by Mia Kerick
Published by: Dreamspinner Press
Publication date: June 5th 2017
Genres: LGBTQ+, New Adult, Romance
Three misfits, mismatched in every way—Henry Perkins, Brody Decker, and Danny Denisco—have been friends throughout high school. Now in their senior year, the boys realize their relationship is changing, that they’re falling in love. But they face opposition at every turn—from outside and from within themselves. Moving to the next level will take all the courage, understanding, and commitment they can muster. But it could happen.
Henry is a star athlete and the son of religious parents who have little concern for the future he wants. Brody is a quirky dreamer and adrenaline junkie, and Danny is an emo artist and the target of bullies. Despite their differences they’ve always had each other’s backs, and with each of them facing a new and unique set of challenges, that support is more important than ever. Is it worth risking the friendship they all depend on for the physical and romantic relationship they all desire?
In this unconventional new adult romance, three gay teens brave societal backlash—as well as the chance that they might lose their treasured friendship—to embark on a committed polyamorous relationship.
Mia focuses her stories on the emotional growth of troubled young men and their relationships, and she believes that sex has a place in a love story, but not until it is firmly established as a love story. As a teen, Mia filled spiral-bound notebooks with romantic tales of tortured heroes (most of whom happened to strongly resemble lead vocalists of 1980s big-hair bands) and stuffed them under her mattress for safekeeping. She is thankful to Dreamspinner Press for providing her with an alternate place to stash her stories.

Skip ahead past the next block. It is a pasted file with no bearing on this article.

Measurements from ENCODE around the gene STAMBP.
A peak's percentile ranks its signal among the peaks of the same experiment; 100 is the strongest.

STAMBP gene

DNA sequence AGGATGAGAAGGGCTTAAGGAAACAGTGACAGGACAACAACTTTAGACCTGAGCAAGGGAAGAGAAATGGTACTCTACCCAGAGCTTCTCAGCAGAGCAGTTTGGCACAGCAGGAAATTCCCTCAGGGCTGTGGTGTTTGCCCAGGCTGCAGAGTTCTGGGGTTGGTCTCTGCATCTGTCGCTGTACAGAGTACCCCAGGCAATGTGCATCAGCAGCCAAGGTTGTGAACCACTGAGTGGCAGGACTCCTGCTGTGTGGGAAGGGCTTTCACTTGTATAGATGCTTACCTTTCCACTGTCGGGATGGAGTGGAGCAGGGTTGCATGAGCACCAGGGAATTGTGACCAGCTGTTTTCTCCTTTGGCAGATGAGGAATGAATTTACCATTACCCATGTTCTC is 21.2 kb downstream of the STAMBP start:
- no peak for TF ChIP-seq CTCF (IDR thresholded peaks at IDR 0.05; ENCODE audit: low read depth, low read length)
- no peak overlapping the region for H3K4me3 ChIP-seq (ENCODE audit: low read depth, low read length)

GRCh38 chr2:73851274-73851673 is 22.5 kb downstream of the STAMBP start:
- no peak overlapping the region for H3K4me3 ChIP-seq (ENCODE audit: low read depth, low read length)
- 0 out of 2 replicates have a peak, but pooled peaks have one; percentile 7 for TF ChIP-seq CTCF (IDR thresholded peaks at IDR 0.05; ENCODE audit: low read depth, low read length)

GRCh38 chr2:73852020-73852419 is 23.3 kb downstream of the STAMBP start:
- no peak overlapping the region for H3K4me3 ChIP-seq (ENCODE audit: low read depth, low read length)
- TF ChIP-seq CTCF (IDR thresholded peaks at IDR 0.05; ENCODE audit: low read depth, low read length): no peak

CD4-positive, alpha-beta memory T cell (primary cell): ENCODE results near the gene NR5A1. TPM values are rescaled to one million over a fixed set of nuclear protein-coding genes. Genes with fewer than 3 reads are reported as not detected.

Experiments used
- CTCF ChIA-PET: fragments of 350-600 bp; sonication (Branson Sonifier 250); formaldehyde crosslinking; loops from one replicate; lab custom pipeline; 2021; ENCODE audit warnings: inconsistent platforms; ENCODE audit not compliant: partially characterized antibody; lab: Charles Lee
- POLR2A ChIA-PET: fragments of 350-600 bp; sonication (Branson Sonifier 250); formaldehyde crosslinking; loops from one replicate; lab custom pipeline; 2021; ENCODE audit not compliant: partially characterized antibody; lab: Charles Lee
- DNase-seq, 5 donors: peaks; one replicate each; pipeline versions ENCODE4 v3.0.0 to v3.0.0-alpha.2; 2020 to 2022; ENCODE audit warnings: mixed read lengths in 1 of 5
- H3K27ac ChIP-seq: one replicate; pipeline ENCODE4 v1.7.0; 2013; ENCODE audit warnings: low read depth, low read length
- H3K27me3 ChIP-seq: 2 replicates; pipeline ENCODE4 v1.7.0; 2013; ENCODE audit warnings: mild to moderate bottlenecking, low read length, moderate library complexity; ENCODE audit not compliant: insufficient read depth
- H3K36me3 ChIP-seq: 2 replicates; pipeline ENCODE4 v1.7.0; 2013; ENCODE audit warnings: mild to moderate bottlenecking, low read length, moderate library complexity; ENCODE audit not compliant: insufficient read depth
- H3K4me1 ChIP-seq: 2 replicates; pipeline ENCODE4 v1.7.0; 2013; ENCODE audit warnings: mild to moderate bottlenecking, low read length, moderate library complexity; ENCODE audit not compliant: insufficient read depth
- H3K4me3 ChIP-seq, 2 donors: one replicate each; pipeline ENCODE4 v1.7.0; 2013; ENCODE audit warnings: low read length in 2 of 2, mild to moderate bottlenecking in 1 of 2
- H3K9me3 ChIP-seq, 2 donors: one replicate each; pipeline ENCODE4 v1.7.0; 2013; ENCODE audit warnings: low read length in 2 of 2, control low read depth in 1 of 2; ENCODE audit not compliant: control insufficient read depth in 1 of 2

Mia is proud of her involvement with the Human Rights Campaign and cheers for each and every victory made in the name of marital equality. Her only major regret: never having taken typing or computer class in school, destining her to a life consumed with two-fingered pecking and constant prayer to the Gods of Technology.
- $20 Amazon gift card
Lunch block B is symbolic of our ruin:
Henry has joined forces with the jocks. He is a jock, so it makes complete sense. And he seems happy enough, which is good. He hasn’t looked at me once since the last night he slept in my bed— tucked between Danny and me—the day before he refused the offer of my Jeep keys. Henry had no interest in taking the Jeep for a final joyride. I respect him for that.
Danny has taken to eating upstairs with the artsy crowd. For all I know, he has his eye on Mr. Lansing. Mr. Lansing is middle-aged, kind of cute, and likely even gay. He’s nuts about Danny, if not way too old for him, but that’s par for the course in Danny’s life. He’s better than most of Danny’s boyfriends who came before.
As for me, I eat alone.
It’s okay. I’m a loner, really.
And I write this without any bitterness, which is hard to believe,
but it’s also true. I’m returning to my natural state, after an almost four-year break. High school was a pleasant interlude of connection in a life I’m meant to spend without anyone to answer to.
LOL. “Pleasant interlude” makes pain sound so inviting.
But it’s all good. I like being alone.
Time to stop being so dramatic.
There are so many important things I’ve long neglected to do.